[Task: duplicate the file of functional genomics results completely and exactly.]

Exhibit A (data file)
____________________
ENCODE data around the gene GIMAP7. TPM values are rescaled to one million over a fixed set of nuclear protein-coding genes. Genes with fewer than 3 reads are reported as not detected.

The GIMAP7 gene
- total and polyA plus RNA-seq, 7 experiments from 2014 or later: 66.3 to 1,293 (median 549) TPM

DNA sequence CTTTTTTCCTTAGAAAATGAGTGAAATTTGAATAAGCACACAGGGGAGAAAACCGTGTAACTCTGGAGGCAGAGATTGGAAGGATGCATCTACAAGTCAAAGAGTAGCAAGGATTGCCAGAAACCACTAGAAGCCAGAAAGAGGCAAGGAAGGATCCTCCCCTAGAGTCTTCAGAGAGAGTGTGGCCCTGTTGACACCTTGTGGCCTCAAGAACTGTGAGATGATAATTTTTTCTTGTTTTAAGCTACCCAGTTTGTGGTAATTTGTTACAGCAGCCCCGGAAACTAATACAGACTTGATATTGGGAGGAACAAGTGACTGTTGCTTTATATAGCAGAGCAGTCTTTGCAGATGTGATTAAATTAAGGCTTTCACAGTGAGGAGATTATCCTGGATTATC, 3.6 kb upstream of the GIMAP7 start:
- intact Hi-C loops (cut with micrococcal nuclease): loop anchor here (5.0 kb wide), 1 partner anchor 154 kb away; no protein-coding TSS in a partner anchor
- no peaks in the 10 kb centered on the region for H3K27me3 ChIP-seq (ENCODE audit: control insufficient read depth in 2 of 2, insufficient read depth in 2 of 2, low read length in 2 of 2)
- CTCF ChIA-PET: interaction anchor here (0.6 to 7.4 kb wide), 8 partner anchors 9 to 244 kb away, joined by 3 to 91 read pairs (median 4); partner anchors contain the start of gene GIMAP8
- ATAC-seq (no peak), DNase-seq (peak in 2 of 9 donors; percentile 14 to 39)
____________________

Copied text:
ENCODE data around the gene GIMAP7. TPM values are rescaled to one million over a fixed set of nuclear protein-coding genes. Genes with fewer than 3 reads are reported as not detected.

The GIMAP7 gene
- total and polyA plus RNA-seq, 7 experiments from 2014 or later: 66.3 to 1,293 (median 549) TPM

DNA sequence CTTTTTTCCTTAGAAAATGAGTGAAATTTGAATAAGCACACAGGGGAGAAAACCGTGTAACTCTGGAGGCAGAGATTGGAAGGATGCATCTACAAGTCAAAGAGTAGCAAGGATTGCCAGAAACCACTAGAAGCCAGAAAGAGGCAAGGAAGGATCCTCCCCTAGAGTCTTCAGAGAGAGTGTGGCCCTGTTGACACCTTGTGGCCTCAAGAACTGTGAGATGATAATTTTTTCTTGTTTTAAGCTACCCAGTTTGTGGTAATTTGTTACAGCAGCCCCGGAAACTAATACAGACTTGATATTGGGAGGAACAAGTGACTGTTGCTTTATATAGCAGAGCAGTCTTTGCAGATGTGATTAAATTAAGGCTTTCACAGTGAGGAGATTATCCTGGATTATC, 3.6 kb upstream of the GIMAP7 start:
- intact Hi-C loops (cut with micrococcal nuclease): loop anchor here (5.0 kb wide), 1 partner anchor 154 kb away; no protein-coding TSS in a partner anchor
- no peaks in the 10 kb centered on the region for H3K27me3 ChIP-seq (ENCODE audit: control insufficient read depth in 2 of 2, insufficient read depth in 2 of 2, low read length in 2 of 2)
- CTCF ChIA-PET: interaction anchor here (0.6 to 7.4 kb wide), 8 partner anchors 9 to 244 kb away, joined by 3 to 91 read pairs (median 4); partner anchors contain the start of gene GIMAP8
- ATAC-seq (no peak), DNase-seq (peak in 2 of 9 donors; percentile 14 to 39)